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Chiles En Nogada Chiles In Walnut Sauce Recipe

Chiles En Nogada Chiles In Walnut Sauce recipe and other mexican recipes updated by our cooking food network top chefs. Fill Free to download and share with your friends and family.

Quick tips & how to cook instructions & ingredient information Download & Print Chiles En Nogada Chiles In Walnut Sauce recipe  PDF

6 Chiles poblanos
1 sm Italian parsley
Seeds of one small pomegrana ___picadillo___ 3 lb Boneless pork
1/2 Onion sliced
2 Cl Garlic peeled
1 tb Salt
6 tb Lard or the fat from the bro
1/2 md Onion finely chopped
3 Cl Garlic peeled and choppe
8 Peppercorns
5 Cloves
1/2 Stick cinnamon
3 tb Raisins
2 tb Almonds blanched and amp slivered
2 tb Acitron or candied fruit ch
2 ts Salt
1 1/4 lb Tomatoes peeled and seeded
1 Pear peeled and chopped
1 Peach peeled and chopped
___nogada (walnut sauce)___ 25 Fresh walnuts shelled
1 sm White bread without crust
1/4 lb Farmer cheese
1 1/2 c Thick sour cream see recipe
1/2 ts Salt
lg Powdered cinnamon Recipe by: The Cuisines of Me ico by Diana Kennedy ISBN 0 06 012344 3 This is one of the famous dishes of Me ico: large, dark green chiles poblanos stuffed with a pork meat picadillo and covered with a walnut sauce. It is decorated with red pomegranate seeds and the large leafed Italian parsley. The recipe is said to have been concocted by the grateful people of Puebla, who were giving a banquet in honor of Don Agustin de Iturbide's saint's day, August 28 in 1821. He and his followers had led he final revolt against Spanish domination as self proclaimed emperor he had just signed the Treaty of Cordoba. All the dishes at the banquet were concocted of ingredients of the colors of the Me ican flag in this dish were the green chiles, the white sauce, and the red pomegranate seeds. It is almost worth a special journey to Me ico City or, better still, to Puebla toward the end of August. By then it is well on in the rainy season, and the fresh crop of walnuts will have been gathered. The peasants come in from the country with them, and you can see them sitting on the sidewalks at every street corner selling little piles of a dozen walnuts. Sometimes they are crammed into small paper bags, but the top one will always be cracked open so that you can see its quality. The flesh is tender, almost milky, with a very delicate flavor, and the papery skin around it can be peeled off easily. Practically every restaurant will have chiles en nogado on the menu, and no family fiesta will be complete without them during their short season. You really have to use chiles poblanos for this dish. Bell peppers or the canned, peeled green chiles are no substitutes. The walnuts should be very fresh, but in a pinch you could use the commercially packed walnuts, which soften and swell when soaked in water overnight. One of the points most vehemently discussed among Me ican cooks is whether the chiles for this dish should be capeados (covered with beaten egg and fried) or not. I agree with those who say no I think the rich sauce and batter together is too much. They are served warm with the cold sauce poured over them at the last moment. But if you personally prefer them capeados, then do it that way. Many people like a slightly sweet sauce, while others prefer it a little salty it is entirely a mater of taste. If you prefer sweet, substitute 1 1/2 tablespoons of sugar for the 1/2 teaspoon salt.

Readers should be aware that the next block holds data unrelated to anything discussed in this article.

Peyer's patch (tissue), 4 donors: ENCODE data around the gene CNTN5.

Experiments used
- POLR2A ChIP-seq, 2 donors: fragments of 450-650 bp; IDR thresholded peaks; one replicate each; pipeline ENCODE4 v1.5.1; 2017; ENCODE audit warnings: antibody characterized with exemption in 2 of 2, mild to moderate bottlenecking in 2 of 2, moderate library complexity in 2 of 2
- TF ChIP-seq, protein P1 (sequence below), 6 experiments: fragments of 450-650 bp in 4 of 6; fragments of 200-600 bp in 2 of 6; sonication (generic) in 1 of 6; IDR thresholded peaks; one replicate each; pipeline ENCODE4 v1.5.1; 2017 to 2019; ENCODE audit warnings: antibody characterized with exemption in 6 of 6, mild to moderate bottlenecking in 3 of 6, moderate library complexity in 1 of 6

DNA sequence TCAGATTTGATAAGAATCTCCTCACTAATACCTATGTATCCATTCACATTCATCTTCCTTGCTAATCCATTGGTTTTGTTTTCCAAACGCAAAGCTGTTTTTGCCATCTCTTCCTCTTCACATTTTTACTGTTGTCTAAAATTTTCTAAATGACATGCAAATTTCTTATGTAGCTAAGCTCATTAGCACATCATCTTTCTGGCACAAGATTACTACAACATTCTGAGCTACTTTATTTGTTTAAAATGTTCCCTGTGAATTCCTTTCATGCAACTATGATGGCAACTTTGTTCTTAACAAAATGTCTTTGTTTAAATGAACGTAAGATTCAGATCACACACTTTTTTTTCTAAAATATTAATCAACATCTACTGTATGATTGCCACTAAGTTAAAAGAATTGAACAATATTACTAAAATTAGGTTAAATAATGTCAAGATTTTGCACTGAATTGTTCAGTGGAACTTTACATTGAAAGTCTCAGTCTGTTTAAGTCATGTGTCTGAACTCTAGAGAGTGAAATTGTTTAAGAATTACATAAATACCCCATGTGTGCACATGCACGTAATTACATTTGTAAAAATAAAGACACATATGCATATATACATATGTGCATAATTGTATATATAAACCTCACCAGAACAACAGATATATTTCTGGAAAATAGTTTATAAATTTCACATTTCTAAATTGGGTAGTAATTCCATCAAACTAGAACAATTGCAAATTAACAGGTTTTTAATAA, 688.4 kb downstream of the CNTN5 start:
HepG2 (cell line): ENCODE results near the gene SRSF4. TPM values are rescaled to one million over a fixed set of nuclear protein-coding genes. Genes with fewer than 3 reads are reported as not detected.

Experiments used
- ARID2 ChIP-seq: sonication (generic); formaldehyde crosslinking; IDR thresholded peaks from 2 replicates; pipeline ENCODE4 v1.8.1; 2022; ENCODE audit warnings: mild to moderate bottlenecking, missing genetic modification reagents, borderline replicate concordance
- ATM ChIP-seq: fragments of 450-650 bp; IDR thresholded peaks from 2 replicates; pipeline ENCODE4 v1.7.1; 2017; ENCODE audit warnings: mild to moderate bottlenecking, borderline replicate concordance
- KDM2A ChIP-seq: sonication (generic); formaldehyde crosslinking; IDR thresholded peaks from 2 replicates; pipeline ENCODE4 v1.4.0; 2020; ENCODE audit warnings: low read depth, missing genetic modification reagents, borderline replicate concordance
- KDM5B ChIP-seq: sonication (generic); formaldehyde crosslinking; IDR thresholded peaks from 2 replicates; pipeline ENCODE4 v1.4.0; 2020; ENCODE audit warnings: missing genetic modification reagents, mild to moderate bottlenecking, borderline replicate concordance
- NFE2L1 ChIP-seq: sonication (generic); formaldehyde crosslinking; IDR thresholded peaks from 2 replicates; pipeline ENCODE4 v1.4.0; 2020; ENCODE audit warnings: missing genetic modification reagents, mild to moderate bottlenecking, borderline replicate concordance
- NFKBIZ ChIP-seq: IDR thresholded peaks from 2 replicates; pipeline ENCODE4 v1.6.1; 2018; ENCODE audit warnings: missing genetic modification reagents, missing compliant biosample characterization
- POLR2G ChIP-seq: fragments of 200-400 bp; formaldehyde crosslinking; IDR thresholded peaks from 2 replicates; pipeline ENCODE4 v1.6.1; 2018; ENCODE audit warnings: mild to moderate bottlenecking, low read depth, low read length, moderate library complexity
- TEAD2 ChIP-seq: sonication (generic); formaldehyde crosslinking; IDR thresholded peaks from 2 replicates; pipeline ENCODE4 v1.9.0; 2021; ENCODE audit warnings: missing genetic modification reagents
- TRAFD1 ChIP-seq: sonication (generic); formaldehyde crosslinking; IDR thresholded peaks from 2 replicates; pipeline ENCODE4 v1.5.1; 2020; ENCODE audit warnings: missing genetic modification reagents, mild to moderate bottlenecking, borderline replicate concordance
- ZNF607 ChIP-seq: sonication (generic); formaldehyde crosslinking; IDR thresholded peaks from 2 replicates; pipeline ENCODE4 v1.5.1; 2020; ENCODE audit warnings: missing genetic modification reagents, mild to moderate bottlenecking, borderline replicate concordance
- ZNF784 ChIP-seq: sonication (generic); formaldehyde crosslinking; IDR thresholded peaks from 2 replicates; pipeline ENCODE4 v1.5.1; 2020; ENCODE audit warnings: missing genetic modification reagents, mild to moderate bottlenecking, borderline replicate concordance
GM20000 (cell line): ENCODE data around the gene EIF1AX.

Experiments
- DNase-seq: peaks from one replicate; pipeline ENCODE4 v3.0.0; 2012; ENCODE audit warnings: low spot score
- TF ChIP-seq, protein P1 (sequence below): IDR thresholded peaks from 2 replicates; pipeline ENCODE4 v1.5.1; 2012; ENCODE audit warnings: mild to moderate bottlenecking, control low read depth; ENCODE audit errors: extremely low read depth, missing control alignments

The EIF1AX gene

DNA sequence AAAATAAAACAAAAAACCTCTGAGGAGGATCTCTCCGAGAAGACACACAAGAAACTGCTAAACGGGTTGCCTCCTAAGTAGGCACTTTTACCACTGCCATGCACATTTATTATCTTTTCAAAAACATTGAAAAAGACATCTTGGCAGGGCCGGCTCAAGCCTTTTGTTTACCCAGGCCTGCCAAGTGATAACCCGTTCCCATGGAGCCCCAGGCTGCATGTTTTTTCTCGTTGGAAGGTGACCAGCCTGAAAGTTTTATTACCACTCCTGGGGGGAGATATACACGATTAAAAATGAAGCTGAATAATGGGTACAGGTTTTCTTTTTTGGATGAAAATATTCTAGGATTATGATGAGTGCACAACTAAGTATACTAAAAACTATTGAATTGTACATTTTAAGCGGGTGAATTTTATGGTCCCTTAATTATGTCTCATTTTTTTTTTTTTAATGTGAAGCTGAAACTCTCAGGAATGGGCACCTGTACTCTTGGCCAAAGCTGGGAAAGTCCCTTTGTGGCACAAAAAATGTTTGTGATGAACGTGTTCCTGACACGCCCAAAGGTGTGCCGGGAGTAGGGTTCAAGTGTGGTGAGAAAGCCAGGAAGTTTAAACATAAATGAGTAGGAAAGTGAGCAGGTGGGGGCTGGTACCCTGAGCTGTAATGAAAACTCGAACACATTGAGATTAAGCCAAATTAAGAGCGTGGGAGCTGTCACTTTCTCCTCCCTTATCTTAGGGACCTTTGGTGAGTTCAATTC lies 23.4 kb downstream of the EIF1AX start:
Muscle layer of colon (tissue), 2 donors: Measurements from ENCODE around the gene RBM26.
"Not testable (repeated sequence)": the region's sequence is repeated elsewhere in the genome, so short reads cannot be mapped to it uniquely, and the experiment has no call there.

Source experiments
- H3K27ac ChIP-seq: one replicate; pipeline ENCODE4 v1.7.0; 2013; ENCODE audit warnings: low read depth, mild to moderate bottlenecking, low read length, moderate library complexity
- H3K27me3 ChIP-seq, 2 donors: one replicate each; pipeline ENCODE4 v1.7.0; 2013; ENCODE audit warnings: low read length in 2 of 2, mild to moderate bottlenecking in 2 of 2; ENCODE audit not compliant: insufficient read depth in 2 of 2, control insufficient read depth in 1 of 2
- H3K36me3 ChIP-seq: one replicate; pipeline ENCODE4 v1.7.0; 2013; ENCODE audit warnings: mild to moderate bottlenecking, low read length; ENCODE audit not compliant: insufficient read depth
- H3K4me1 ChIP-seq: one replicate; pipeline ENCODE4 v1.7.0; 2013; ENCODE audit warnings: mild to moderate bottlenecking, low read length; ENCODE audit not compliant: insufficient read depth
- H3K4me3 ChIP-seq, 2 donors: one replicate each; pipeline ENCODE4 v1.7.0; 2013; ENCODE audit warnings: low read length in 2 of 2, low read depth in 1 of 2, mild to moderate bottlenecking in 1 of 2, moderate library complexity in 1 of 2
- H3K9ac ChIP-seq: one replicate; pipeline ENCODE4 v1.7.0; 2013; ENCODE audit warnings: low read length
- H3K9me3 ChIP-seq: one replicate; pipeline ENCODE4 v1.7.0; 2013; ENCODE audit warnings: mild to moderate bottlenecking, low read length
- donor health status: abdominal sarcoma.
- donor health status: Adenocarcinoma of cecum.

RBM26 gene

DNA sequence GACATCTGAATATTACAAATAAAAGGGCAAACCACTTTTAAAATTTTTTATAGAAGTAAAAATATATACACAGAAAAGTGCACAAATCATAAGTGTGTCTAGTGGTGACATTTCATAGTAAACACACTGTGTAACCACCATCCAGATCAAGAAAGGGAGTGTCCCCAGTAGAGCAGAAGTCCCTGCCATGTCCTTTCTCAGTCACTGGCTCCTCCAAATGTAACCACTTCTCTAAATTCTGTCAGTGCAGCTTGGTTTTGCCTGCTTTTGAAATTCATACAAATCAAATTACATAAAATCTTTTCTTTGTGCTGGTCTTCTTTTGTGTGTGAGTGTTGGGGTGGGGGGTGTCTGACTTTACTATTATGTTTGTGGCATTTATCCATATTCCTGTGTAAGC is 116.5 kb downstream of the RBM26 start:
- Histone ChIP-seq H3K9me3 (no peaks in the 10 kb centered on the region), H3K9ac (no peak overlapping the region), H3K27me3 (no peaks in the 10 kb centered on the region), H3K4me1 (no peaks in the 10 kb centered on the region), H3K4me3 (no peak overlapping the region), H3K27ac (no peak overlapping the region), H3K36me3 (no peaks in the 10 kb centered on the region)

Prepare the picadillo: Cut the meat into large cubes. Put them into the pan with the onion, garlic, and salt and cover with cold water. Bring the meat to a boil, lower the flame and let it simmer until just tender about 40 to 45 minutes. Do not overcook. Leave the meat to cool off in the broth. Strain the meat, reserving the broth, then shred or chop it finely and set it aside. Let the broth get completely cold and skim off the fat. Reserve the fat. Melt the lard and cook the onion and garlic, without browning, until they are soft. Add the meat and let it ook until it begins to brown. Crush the spices roughly and add them, with the rest of the ingredients to the meat mi ture. Cook the mi ture a few moments longer. Mash the tomatoes a little and add them to the mi ture in the pan. Continue cooking the mi ture over a high flame for about 10 minutes, stirring it from time to time so that it does not stick. It should be almost dry. Prepare the walnut sauce: Cover the nuts with boiling water and leave them to soak for 5 minutes. (If you leave them soaking too long the skin will become too soft and will be more difficult to remove.) Remove the papery brown skin it should come off quite easily.

Chiles En Nogada Chiles In Walnut Sauce recipe and other mexican recipes updated by our cooking food network top chefs. Fill Free to download and share with your friends and family.

Rating: 4.0 Rating 4.0
505 people have voted
Last Reviewed on 2018-11-13

Tuesday, Nov 13 2018 Download & Print Chiles En Nogada Chiles In Walnut Sauce recipe  PDF   Mexican recipes RSS   New

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